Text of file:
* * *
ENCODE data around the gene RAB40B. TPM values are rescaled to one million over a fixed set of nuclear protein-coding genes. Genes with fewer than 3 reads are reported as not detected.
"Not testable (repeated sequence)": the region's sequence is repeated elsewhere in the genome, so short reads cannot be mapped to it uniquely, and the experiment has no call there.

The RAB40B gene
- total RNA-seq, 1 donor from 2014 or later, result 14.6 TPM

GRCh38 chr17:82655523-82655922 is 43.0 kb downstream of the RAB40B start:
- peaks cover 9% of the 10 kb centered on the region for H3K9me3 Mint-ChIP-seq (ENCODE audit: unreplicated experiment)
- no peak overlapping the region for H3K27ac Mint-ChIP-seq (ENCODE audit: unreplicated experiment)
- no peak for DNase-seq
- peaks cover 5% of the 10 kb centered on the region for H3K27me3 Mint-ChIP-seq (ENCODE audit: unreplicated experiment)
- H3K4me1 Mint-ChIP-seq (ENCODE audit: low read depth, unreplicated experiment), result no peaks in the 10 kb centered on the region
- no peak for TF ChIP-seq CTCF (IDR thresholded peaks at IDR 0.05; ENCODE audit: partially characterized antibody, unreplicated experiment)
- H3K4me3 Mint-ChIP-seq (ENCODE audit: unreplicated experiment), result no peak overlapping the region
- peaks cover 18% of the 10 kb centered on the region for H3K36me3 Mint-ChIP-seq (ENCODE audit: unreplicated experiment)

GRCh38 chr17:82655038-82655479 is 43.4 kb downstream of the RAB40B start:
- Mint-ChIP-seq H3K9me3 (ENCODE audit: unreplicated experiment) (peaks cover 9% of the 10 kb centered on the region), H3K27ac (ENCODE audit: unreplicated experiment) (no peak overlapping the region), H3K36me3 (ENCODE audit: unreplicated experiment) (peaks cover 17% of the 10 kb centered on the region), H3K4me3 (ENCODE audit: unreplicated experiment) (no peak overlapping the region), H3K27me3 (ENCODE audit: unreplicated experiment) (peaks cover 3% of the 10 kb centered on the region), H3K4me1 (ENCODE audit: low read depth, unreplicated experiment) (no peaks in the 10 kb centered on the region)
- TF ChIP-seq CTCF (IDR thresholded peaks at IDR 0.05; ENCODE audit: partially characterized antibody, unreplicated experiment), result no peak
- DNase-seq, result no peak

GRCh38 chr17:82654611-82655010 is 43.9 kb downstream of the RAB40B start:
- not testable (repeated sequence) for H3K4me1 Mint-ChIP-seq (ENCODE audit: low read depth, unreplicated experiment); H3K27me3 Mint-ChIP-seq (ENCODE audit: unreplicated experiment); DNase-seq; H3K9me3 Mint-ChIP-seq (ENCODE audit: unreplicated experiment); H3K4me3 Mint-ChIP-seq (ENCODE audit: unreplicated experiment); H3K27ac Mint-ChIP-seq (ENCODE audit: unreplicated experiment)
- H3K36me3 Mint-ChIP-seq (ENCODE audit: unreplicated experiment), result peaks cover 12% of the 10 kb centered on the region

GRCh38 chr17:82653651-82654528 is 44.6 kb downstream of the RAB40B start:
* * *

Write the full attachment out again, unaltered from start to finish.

ENCODE data around the gene RAB40B. TPM values are rescaled to one million over a fixed set of nuclear protein-coding genes. Genes with fewer than 3 reads are reported as not detected.
"Not testable (repeated sequence)": the region's sequence is repeated elsewhere in the genome, so short reads cannot be mapped to it uniquely, and the experiment has no call there.

The RAB40B gene
- total RNA-seq, 1 donor from 2014 or later, result 14.6 TPM

GRCh38 chr17:82655523-82655922 is 43.0 kb downstream of the RAB40B start:
- peaks cover 9% of the 10 kb centered on the region for H3K9me3 Mint-ChIP-seq (ENCODE audit: unreplicated experiment)
- no peak overlapping the region for H3K27ac Mint-ChIP-seq (ENCODE audit: unreplicated experiment)
- no peak for DNase-seq
- peaks cover 5% of the 10 kb centered on the region for H3K27me3 Mint-ChIP-seq (ENCODE audit: unreplicated experiment)
- H3K4me1 Mint-ChIP-seq (ENCODE audit: low read depth, unreplicated experiment), result no peaks in the 10 kb centered on the region
- no peak for TF ChIP-seq CTCF (IDR thresholded peaks at IDR 0.05; ENCODE audit: partially characterized antibody, unreplicated experiment)
- H3K4me3 Mint-ChIP-seq (ENCODE audit: unreplicated experiment), result no peak overlapping the region
- peaks cover 18% of the 10 kb centered on the region for H3K36me3 Mint-ChIP-seq (ENCODE audit: unreplicated experiment)

GRCh38 chr17:82655038-82655479 is 43.4 kb downstream of the RAB40B start:
- Mint-ChIP-seq H3K9me3 (ENCODE audit: unreplicated experiment) (peaks cover 9% of the 10 kb centered on the region), H3K27ac (ENCODE audit: unreplicated experiment) (no peak overlapping the region), H3K36me3 (ENCODE audit: unreplicated experiment) (peaks cover 17% of the 10 kb centered on the region), H3K4me3 (ENCODE audit: unreplicated experiment) (no peak overlapping the region), H3K27me3 (ENCODE audit: unreplicated experiment) (peaks cover 3% of the 10 kb centered on the region), H3K4me1 (ENCODE audit: low read depth, unreplicated experiment) (no peaks in the 10 kb centered on the region)
- TF ChIP-seq CTCF (IDR thresholded peaks at IDR 0.05; ENCODE audit: partially characterized antibody, unreplicated experiment), result no peak
- DNase-seq, result no peak

GRCh38 chr17:82654611-82655010 is 43.9 kb downstream of the RAB40B start:
- not testable (repeated sequence) for H3K4me1 Mint-ChIP-seq (ENCODE audit: low read depth, unreplicated experiment); H3K27me3 Mint-ChIP-seq (ENCODE audit: unreplicated experiment); DNase-seq; H3K9me3 Mint-ChIP-seq (ENCODE audit: unreplicated experiment); H3K4me3 Mint-ChIP-seq (ENCODE audit: unreplicated experiment); H3K27ac Mint-ChIP-seq (ENCODE audit: unreplicated experiment)
- H3K36me3 Mint-ChIP-seq (ENCODE audit: unreplicated experiment), result peaks cover 12% of the 10 kb centered on the region

GRCh38 chr17:82653651-82654528 is 44.6 kb downstream of the RAB40B start: